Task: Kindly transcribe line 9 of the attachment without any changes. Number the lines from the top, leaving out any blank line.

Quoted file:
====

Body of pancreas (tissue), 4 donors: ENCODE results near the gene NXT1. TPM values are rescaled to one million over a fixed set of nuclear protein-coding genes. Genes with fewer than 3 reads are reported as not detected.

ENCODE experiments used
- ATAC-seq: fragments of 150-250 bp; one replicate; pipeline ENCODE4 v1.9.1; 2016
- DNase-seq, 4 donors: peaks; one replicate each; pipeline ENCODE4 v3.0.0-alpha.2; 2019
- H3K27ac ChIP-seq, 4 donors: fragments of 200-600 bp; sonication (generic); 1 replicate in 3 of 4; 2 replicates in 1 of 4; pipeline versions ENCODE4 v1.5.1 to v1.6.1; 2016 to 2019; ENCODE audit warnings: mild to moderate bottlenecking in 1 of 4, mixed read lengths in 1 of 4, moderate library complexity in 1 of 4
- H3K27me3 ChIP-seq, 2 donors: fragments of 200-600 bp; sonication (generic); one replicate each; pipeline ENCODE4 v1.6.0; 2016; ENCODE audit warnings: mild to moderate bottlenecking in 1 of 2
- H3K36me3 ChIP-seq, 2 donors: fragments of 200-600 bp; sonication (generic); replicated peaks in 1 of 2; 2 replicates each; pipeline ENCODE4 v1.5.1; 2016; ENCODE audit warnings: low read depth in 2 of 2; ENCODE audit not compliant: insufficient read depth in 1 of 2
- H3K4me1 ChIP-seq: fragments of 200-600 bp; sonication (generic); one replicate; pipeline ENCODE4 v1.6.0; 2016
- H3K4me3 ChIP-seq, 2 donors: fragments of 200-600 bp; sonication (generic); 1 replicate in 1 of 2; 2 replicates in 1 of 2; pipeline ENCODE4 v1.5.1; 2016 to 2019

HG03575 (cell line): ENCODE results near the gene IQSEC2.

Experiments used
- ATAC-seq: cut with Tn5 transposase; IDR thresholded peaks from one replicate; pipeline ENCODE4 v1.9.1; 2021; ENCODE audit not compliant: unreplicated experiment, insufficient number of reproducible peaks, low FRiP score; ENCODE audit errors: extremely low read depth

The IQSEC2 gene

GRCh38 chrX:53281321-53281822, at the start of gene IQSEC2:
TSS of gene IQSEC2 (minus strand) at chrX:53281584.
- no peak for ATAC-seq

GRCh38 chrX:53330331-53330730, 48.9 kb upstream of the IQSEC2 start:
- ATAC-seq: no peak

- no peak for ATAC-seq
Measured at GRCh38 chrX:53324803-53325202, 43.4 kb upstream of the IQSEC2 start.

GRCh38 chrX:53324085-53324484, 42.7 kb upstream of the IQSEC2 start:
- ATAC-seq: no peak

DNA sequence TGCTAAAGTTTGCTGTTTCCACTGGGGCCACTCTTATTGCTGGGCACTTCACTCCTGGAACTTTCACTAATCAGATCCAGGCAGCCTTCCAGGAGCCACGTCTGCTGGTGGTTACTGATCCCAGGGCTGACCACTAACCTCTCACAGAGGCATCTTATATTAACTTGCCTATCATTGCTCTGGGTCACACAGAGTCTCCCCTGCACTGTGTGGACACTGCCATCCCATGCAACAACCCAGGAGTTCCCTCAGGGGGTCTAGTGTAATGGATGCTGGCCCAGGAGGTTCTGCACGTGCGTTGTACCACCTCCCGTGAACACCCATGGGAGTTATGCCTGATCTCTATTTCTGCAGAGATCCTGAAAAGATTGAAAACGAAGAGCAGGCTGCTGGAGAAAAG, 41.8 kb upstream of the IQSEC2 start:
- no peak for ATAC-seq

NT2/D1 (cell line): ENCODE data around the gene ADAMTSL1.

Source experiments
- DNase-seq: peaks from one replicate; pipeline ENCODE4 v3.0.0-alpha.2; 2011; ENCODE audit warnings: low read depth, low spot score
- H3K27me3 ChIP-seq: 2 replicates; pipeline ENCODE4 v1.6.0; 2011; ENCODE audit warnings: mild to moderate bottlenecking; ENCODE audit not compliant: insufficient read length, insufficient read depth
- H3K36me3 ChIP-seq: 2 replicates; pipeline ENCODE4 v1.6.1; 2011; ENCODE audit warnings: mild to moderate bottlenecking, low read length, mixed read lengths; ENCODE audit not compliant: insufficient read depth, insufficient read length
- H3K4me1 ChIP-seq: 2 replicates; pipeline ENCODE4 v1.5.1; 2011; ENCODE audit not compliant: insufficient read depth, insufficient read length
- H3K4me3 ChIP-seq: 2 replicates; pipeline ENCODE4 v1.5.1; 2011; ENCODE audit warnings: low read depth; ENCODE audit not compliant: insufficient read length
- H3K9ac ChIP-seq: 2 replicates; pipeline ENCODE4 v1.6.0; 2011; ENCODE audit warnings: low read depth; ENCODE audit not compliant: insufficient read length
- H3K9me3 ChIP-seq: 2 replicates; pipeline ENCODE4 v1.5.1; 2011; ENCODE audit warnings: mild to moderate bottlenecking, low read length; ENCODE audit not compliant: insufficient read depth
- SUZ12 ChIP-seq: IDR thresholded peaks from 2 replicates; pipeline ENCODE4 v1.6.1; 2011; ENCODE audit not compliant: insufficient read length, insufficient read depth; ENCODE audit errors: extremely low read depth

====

- H3K4me3 ChIP-seq, 2 donors: fragments of 200-600 bp; sonication (generic); 1 replicate in 1 of 2; 2 replicates in 1 of 2; pipeline ENCODE4 v1.5.1; 2016 to 2019